2015 Mercedes-Benz E250 BlueTec Review

Certain cars fit certain environments. A Smart ForTwo makes perfect sense in Rome, but you’d struggle to not look like an idiot driving the pint-sized two-seater in Anchorage. Equally, a Chevrolet Suburban is a substantially better fit in the vastness of Dallas compared to the tight quarters of Times Square. On a recent family vacation in the Florida Keys, I found the 2015 Mercedes-Benz E250 Bluetec to be the ideal vehicle for a trip to the unique collection of islands in south Florida.

This latest diesel E-Class replaces the E350 Bluetec, trading a 3.0-liter V-6 turbodiesel for a 2.1-liter, twin-turbo inline-four. Outright power is down slightly from 210 hp to 195 hp, but the EPA highway fuel economy rating has leaped from 32 mpg to a very impressive 42 mpg. You can also pair all-wheel drive with the smaller inline-four, which wasn’t a possibility with the old E350 oil burner in the U.S. market. Drivers who do want the $2,500 traction-enhancing 4Matic option will see the E250 lose 4 mpg on its EPA highway rating.
2015 Mercedes Benz E250 Diesel Side Profile 03

The 2015 Mercedes-Benz E250 BlueTec made good first impressions as we left the Fort Lauderdale, Florida, airport. Although the car exhibits the lethargy off the line that is typical of diesels, the 369 lb-ft of torque does plenty to move the 4,200-pound E-Class at highway speed. I only missed the E350’s 302-hp gasoline V-6 when aggressively accelerating along a freeway on-ramp or while attempting a rapid pass on a two-lane road. Mercedes quotes a 0-60 mph time of 7.9 seconds for the E250 turbodiesel versus 6.5 seconds for the gas-powered E350.

2015 Mercedes Benz E250 Diesel Cockpit 03

Not that I was in a hurry. The local police aggressively patrol the congested, arrow-straight causeway that is U.S. Route 1 in the Florida Keys. The speed limit is usually in the 45-55 mph range, and I rarely ventured more than 5 mph above the legal threshold. This gave me plenty of time to fully take in the E250 BlueTec at a relaxed pace. The majority of Mercedes models have stayed true to the German company’s history of building cossetting, mile-munching luxury cars. Sure, our E-Class was equipped with the Sport Appearance Package, but don’t mistake it for a sports sedan. The midsize Mercedes is more about relaxing transportation in a hushed environment with excellent ride quality than high-performance driving.
Key West

Our particular E250 came pretty much perfectly equipped for this type of use. The $4,380 Premium 1 package adds a plethora of essentials like navigation, heated seats, satellite radio, and folding rear seats. For $1,290, the Parking Assist package includes parking sensors, a surround-view camera system, and auto parking. The $845 Lane Tracking package brings along blind-spot warning as well as a setup that vibrates the steering wheel if you veer out of your lane; it’s all pretty handy on a busy two-lane road. Also helpful is the standard Collision Prevention Assist Plus. If you’re approaching a vehicle too quickly, the system will first warn you with a series of beeps and then auto brake to either stop the E250 before rear-ending the other car or mitigate the severity of the crash at least. With the stop-and-go nature of tourist traffic in the Keys, I’d be lying if I said I never heard the alert during my time with the E-Class diesel.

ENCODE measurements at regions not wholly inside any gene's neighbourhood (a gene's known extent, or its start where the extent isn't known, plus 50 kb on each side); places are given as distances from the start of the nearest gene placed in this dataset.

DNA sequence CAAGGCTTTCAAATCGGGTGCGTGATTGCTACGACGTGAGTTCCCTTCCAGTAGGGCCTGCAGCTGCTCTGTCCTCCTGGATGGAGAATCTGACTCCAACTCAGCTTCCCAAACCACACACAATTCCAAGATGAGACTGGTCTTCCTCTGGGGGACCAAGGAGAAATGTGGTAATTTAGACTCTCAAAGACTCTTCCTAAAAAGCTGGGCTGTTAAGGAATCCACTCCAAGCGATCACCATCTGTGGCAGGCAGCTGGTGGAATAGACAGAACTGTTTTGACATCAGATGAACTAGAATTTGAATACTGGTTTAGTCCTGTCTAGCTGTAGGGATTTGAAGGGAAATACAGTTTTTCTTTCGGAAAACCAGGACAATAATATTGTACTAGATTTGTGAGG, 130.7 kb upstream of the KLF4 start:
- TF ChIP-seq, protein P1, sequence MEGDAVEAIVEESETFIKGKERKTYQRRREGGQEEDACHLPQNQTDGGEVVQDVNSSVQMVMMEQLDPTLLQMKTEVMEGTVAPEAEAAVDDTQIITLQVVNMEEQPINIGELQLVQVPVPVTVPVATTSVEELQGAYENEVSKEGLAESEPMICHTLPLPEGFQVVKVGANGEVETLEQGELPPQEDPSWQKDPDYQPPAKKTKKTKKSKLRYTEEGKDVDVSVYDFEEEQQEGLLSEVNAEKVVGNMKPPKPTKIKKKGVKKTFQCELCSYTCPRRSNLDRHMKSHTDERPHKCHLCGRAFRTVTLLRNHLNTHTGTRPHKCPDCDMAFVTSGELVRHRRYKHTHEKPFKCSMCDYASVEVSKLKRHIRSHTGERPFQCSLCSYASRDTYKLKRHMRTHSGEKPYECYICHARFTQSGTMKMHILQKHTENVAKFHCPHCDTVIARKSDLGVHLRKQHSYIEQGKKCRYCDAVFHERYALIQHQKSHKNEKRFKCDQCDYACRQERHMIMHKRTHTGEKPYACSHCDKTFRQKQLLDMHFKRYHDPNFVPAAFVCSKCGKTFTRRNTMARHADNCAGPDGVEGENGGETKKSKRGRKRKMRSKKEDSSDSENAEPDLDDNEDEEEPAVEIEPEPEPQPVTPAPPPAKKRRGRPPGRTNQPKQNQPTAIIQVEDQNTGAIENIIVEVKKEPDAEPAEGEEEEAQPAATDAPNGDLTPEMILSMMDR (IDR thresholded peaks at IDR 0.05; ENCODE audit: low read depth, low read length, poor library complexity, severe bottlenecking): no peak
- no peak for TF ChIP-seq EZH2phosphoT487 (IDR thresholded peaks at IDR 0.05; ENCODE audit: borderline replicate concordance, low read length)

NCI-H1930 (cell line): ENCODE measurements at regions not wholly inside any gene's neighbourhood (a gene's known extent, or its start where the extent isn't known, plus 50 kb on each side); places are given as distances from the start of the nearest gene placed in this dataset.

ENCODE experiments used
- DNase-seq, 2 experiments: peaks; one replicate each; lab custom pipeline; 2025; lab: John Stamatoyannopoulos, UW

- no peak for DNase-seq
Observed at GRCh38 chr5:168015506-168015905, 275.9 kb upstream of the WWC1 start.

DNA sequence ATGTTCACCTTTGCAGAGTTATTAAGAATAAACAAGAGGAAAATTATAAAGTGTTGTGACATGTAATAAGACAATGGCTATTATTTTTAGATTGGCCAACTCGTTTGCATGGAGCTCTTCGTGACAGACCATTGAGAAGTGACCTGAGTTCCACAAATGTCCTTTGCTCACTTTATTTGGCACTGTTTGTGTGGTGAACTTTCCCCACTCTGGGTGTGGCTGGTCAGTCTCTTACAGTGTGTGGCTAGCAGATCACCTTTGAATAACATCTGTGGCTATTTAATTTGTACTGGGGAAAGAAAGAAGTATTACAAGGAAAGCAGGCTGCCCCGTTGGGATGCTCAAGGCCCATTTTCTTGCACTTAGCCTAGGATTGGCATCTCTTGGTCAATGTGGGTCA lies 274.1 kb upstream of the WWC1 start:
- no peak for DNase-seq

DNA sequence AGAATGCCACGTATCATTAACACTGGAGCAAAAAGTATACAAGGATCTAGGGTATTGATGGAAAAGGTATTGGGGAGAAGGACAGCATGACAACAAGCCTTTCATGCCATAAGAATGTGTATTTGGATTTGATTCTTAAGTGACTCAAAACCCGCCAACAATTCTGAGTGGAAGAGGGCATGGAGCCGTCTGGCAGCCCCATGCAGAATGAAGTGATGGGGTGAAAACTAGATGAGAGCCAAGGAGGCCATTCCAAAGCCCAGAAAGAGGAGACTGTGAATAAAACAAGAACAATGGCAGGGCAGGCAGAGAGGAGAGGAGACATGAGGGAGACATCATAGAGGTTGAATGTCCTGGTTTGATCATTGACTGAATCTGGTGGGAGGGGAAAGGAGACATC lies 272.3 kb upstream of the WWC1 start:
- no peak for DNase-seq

2015 Mercedes Benz E250 Diesel Front End

One option I’d consider adding to the E250 if I lived in an area with bad traffic is the $2,800 Driver Assistance package. Included are more advanced versions of the features contained within the Lane Tracking package plus Distronic Plus radar cruise control with pedestrian detection. Imagine setting the cruise at 55 mph on the famous Seven Mile Bridge near Marathon, Florida, and letting the electronics take over responsibility for centering the E-Class in its lane, steering the Mercedes through gentler curves and braking for slower traffic. On a road like U.S. Route 1, this isn’t taking away from the driving experience; it’s adding to the comfort level.

2015 Mercedes Benz E250 Diesel Instrument Gauge Cluster 04

Perhaps the best thing about the 2015 Mercedes-Benz E250 was that during a week in the Keys, we didn’t visit a gas station once. After nearly 550 miles, the fuel gauge still showed more than a quarter of a tank of diesel remaining. We averaged a total of 41 mpg indicated, and on one 160-mile round-trip run from Islamorada to Key West, we managed an impressive 51 mpg. The car’s large trunk and passenger area were also perfect for our family of four and our luggage.

2015 Mercedes Benz E250 Diesel Side Profile 01

I really only have two complaints. The interior on the 6-year-old W212 E-Class is feeling slightly dated — yes, that’s a foot-operated parking brake you see. Also, the 2015 E250 lacks the rock-solid directional stability you usually get with a Mercedes. This may be down to the tune of the electric power steering combined with the standard 17-inch run-flat all-season tires, but I simply found myself making far too many small steering corrections on long, straight roads. That’s not something I have to do in my wife’s Mercedes E350 4Matic wagon. But our wagon can’t travel nearly 800 miles without stopping for fuel, and it was stuck back in our garage in cold, snowy Michigan. I’ll take the E250 diesel and the Florida Keys, thank you very much.

2015 Mercedes Benz E250 Diesel Front Three Quarter 01

2015 Mercedes-Benz E250 BlueTec Specifications

On Sale: Now
Base Price: $53,575
Engines: 2.1L turbocharged DOHC 16-valve I-4/195 hp @ 3,800 rpm, 269 lb-ft @ 1,600-1,800 rpm
Transmission: 7-speed automatic
Layout: 4-door, 5-passenger, front-engine, RWD sedantd>
Fuel Mileage: 28/42 mpg city/hwy
L x W x H: 192.1 x 81.5 x 57.1 in
Wheelbase: 113.2 in
Weight: 4,200 lb
Cargo Capacity: 12.9 cu ft

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